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Control, Utility and Formalization at the "Frontier": Contested Discourses on Agriculture in Eastern Colombia

 Control, Utility and Formalization at the "Frontier": Contested Discourses on Agriculture in Eastern Colombia

By Alke Jenss

This article explores the deep transformation of the Altillanura region in Colombia, where the expansion of the agricultural frontier has brought to light the dynamics of the ‘economies of dispossession and land appropriation’ (Jenss, 2017, this issue) that underpin the extractive model dominating Colombian development. Alke offers an overview of the principal mechanisms through which these dynamics are expressed, particularly the expansion of new ‘Economic Zones’ of production and the growth of large-scale plantations which are institutionalised through the pervasive development plans and legislation. The tensions around traditional forms of land tenure and the necessity to offer ‘clear’ property rights to encourage investments in the Altillanura region clearly demonstrate the key tensions in the region, where small farmers and indigenous communities’ clash with large transnational corporations over the expansion of the agricultural frontier.

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IWRM and the legacies of large-scale agriculture in the Peruvian Amazon

IWRM and the legacies of large-scale agriculture in the Peruvian Amazon

BY GISELLE VILA BENITES

The advancement of agribusiness in Latin America has created environmental strains and les to increasing conflicts with local based economies dependent on small scale agriculture. Among the efforts to halt its negative effects, new models of resource governance emerged aiming to integrate stakeholders and users into accountable organisations. This article reviews the attempt to impose Integrated water resources management (IWRM) over the water governance arrangements of a native community in the Peruvian Amazon that faces an increasing intervention of rice agribusiness in their lands. The resulting dynamic can be understood as an altered arrangement: it doesn’t lead to the creation of an IWRM institution, nor does it reject new governance architectures. The rescaling of water governance, the interpretation of IWRM meanings and the contingency of the results, all within the frame of a history of agricultural development interventions in indigenous lands, helps us understand this phenomenon..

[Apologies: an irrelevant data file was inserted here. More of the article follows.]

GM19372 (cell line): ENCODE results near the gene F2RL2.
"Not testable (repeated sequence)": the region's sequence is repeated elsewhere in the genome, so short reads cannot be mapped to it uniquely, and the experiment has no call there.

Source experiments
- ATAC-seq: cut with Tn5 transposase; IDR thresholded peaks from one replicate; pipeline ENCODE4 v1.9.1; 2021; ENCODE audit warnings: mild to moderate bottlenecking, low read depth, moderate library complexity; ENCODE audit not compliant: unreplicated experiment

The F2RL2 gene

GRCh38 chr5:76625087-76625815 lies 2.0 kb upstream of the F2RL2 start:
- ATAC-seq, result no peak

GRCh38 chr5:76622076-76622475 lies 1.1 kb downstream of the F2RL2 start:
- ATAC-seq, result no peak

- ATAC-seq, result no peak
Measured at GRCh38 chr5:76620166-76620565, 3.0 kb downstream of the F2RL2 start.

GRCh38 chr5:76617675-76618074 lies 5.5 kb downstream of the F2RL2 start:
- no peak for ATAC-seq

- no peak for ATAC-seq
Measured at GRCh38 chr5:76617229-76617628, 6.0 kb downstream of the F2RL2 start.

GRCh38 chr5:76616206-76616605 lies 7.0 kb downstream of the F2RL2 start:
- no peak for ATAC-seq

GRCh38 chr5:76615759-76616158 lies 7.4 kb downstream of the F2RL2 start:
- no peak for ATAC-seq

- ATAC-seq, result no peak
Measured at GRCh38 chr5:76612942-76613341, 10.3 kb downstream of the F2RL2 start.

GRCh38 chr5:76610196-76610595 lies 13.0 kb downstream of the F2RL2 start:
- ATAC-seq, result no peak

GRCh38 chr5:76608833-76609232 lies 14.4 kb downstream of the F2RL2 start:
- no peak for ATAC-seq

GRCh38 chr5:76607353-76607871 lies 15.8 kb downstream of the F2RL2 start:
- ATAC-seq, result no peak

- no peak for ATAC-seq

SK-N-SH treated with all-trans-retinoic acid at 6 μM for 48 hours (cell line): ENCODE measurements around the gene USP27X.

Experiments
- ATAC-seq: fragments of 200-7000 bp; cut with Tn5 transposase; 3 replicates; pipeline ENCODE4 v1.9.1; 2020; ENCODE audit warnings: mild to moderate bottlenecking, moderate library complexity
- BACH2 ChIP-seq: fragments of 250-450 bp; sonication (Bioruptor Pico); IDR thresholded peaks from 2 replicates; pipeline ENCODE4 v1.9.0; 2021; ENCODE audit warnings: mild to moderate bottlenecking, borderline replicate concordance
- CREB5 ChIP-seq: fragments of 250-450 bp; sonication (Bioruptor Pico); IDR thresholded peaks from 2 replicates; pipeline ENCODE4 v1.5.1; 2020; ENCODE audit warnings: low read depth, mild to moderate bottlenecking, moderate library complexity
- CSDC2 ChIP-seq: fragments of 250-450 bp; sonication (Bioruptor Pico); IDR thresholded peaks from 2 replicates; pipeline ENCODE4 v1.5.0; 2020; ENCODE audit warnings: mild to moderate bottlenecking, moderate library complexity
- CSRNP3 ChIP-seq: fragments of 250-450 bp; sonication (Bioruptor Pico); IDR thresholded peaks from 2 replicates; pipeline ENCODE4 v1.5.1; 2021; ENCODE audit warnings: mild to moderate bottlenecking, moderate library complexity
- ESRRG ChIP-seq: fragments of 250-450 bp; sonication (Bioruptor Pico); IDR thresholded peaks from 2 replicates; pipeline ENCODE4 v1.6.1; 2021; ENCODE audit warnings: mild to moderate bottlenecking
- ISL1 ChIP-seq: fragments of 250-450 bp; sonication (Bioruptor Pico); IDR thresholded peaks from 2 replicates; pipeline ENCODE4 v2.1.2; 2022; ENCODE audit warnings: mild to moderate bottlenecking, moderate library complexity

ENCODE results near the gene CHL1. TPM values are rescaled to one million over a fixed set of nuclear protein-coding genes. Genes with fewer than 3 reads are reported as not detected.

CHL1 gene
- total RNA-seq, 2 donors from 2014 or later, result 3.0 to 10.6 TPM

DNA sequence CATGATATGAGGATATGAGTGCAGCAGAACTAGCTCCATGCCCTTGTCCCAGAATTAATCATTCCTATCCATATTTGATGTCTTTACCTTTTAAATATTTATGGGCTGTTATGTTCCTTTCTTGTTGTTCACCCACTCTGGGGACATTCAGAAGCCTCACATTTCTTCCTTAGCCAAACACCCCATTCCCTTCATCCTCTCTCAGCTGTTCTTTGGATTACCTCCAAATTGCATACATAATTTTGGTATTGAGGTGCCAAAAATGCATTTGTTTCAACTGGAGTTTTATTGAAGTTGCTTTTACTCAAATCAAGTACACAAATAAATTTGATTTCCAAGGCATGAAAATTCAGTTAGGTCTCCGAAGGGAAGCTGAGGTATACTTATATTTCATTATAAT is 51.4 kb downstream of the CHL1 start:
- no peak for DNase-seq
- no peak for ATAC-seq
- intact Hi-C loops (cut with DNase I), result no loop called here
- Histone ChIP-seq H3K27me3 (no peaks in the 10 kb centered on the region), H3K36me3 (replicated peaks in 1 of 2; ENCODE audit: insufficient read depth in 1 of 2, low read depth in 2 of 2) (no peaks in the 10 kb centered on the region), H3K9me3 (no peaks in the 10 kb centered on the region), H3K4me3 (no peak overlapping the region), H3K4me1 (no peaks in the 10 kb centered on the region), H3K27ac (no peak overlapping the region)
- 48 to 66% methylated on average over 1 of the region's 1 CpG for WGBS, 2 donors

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¿Y si no en Habana? Landless science, peasant struggle, and capitalist development in Colombia

¿Y si no en Habana? Landless science, peasant struggle, and capitalist development in Colombia

BY ALEXANDER LIEBMAN AND HENRY A. PELLER

On November 30th 2016, the Colombian government and FARC signed a peace agreement despite its narrow rejection in a national plebiscite two months earlier. The Havana Accords promise to end five decades of civil war. Among the FARC’s central objectives in the negotiations was agrarian reform. This, in order to resolve the highest land inequity in the Western Hemisphere and the accumulated centuries of violent injustice onto the rural poor. About 80% of agricultural land in Colombia is concentrated among 14% of landowners (USAID 2010). Land is most often used for export production and extensive cattle production. From the Andean highlands to the Eastern Plains, cattle dominate the landscape, occupying 80% of agricultural land, often the most productive areas. Another 40% of Colombian territory is under contract with multinational productions for agriculture, forestry, or mining export (OXFAM 2013). Inequality of land access is also borne unequally across race and gender – Afro-Colombians and women facing the highest levels of internal displacement due to rural conflict and agri-business land accumulation (Gomez 2012).

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The imperial rationality within BioTrade: A contribution to the neoextractivist debate

The imperial rationality within BioTrade: A contribution to the neoextractivist debate

By Jonas Köppel

This article addresses a recent debate on neoextractivism in Latin America by presenting ethnographic research on BioTrade in Peru. While biodiversity conservation is usually not associated with extractivist projects, such as open-pit mining or industrial monocultures, the case study on Sacha Inchi presented here reveals the same basic patterns of resource extraction: a logic that places the requirements of global markets over local realities; that chooses the needs of exporting firms over the concerns of the rural populations; and that favors the perspective of the capital over that of its hinterland. The findings lead the author to interpret BioTrade, in this case, as a form of neoextractivism. It claims to pursue goals of social equity and environmental sustainability, while in practice adopting the same imperial rationality as the century-old extractivist project, characteristic for Latin America. Thus, this article contributes to the debate by reminding of the social, or “cultural”, preconditions for (neo)extractivism, namely the “coloniality of power” (Quijano, 1992), and thus the construction, subordination, and exploitation of the Other. In a post-structural reading it suggests that, in the contemporary arena of sustainable development, the neoliberal rationality constitutes a mechanism that reproduces colonial lines of social differentiation by creating difference along the lines of the ability to live up to its emblematic figure of the entrepreneur.